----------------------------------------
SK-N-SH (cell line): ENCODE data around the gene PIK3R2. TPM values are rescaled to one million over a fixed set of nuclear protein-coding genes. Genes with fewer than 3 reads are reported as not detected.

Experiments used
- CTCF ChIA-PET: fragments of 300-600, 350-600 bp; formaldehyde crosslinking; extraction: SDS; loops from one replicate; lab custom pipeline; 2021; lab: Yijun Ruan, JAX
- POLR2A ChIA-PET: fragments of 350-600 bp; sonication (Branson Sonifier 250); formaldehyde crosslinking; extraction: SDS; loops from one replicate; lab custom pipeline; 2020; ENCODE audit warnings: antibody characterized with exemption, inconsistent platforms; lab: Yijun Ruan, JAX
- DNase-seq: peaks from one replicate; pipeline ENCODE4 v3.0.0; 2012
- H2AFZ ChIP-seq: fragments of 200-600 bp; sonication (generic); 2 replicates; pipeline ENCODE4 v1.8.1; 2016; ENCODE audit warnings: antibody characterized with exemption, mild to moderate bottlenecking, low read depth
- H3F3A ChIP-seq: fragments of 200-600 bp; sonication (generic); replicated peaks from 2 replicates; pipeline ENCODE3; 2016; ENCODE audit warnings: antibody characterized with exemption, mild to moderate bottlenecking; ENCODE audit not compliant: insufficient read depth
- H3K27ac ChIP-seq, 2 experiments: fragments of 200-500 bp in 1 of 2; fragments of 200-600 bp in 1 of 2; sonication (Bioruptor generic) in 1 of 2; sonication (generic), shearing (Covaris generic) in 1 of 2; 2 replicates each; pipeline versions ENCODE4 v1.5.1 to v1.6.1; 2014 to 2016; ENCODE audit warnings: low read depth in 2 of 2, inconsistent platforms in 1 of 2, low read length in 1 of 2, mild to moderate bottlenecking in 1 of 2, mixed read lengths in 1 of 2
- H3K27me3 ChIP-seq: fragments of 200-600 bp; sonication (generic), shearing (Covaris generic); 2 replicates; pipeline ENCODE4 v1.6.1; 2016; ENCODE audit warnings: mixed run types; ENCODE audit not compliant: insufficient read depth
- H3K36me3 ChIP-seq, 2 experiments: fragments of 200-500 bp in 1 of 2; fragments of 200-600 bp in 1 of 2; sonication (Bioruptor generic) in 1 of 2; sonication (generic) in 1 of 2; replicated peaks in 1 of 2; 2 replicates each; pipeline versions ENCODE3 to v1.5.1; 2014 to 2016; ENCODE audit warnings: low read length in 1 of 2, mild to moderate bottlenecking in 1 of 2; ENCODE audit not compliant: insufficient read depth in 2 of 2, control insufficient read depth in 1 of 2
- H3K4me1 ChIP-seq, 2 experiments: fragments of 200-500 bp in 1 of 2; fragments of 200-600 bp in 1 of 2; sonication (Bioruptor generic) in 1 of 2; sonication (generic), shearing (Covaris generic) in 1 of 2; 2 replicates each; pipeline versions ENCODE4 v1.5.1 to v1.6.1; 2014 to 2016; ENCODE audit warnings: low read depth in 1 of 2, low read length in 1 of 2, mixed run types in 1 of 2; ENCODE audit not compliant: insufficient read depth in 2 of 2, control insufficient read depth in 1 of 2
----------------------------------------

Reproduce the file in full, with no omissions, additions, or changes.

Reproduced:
SK-N-SH (cell line): ENCODE data around the gene PIK3R2. TPM values are rescaled to one million over a fixed set of nuclear protein-coding genes. Genes with fewer than 3 reads are reported as not detected.

Experiments used
- CTCF ChIA-PET: fragments of 300-600, 350-600 bp; formaldehyde crosslinking; extraction: SDS; loops from one replicate; lab custom pipeline; 2021; lab: Yijun Ruan, JAX
- POLR2A ChIA-PET: fragments of 350-600 bp; sonication (Branson Sonifier 250); formaldehyde crosslinking; extraction: SDS; loops from one replicate; lab custom pipeline; 2020; ENCODE audit warnings: antibody characterized with exemption, inconsistent platforms; lab: Yijun Ruan, JAX
- DNase-seq: peaks from one replicate; pipeline ENCODE4 v3.0.0; 2012
- H2AFZ ChIP-seq: fragments of 200-600 bp; sonication (generic); 2 replicates; pipeline ENCODE4 v1.8.1; 2016; ENCODE audit warnings: antibody characterized with exemption, mild to moderate bottlenecking, low read depth
- H3F3A ChIP-seq: fragments of 200-600 bp; sonication (generic); replicated peaks from 2 replicates; pipeline ENCODE3; 2016; ENCODE audit warnings: antibody characterized with exemption, mild to moderate bottlenecking; ENCODE audit not compliant: insufficient read depth
- H3K27ac ChIP-seq, 2 experiments: fragments of 200-500 bp in 1 of 2; fragments of 200-600 bp in 1 of 2; sonication (Bioruptor generic) in 1 of 2; sonication (generic), shearing (Covaris generic) in 1 of 2; 2 replicates each; pipeline versions ENCODE4 v1.5.1 to v1.6.1; 2014 to 2016; ENCODE audit warnings: low read depth in 2 of 2, inconsistent platforms in 1 of 2, low read length in 1 of 2, mild to moderate bottlenecking in 1 of 2, mixed read lengths in 1 of 2
- H3K27me3 ChIP-seq: fragments of 200-600 bp; sonication (generic), shearing (Covaris generic); 2 replicates; pipeline ENCODE4 v1.6.1; 2016; ENCODE audit warnings: mixed run types; ENCODE audit not compliant: insufficient read depth
- H3K36me3 ChIP-seq, 2 experiments: fragments of 200-500 bp in 1 of 2; fragments of 200-600 bp in 1 of 2; sonication (Bioruptor generic) in 1 of 2; sonication (generic) in 1 of 2; replicated peaks in 1 of 2; 2 replicates each; pipeline versions ENCODE3 to v1.5.1; 2014 to 2016; ENCODE audit warnings: low read length in 1 of 2, mild to moderate bottlenecking in 1 of 2; ENCODE audit not compliant: insufficient read depth in 2 of 2, control insufficient read depth in 1 of 2
- H3K4me1 ChIP-seq, 2 experiments: fragments of 200-500 bp in 1 of 2; fragments of 200-600 bp in 1 of 2; sonication (Bioruptor generic) in 1 of 2; sonication (generic), shearing (Covaris generic) in 1 of 2; 2 replicates each; pipeline versions ENCODE4 v1.5.1 to v1.6.1; 2014 to 2016; ENCODE audit warnings: low read depth in 1 of 2, low read length in 1 of 2, mixed run types in 1 of 2; ENCODE audit not compliant: insufficient read depth in 2 of 2, control insufficient read depth in 1 of 2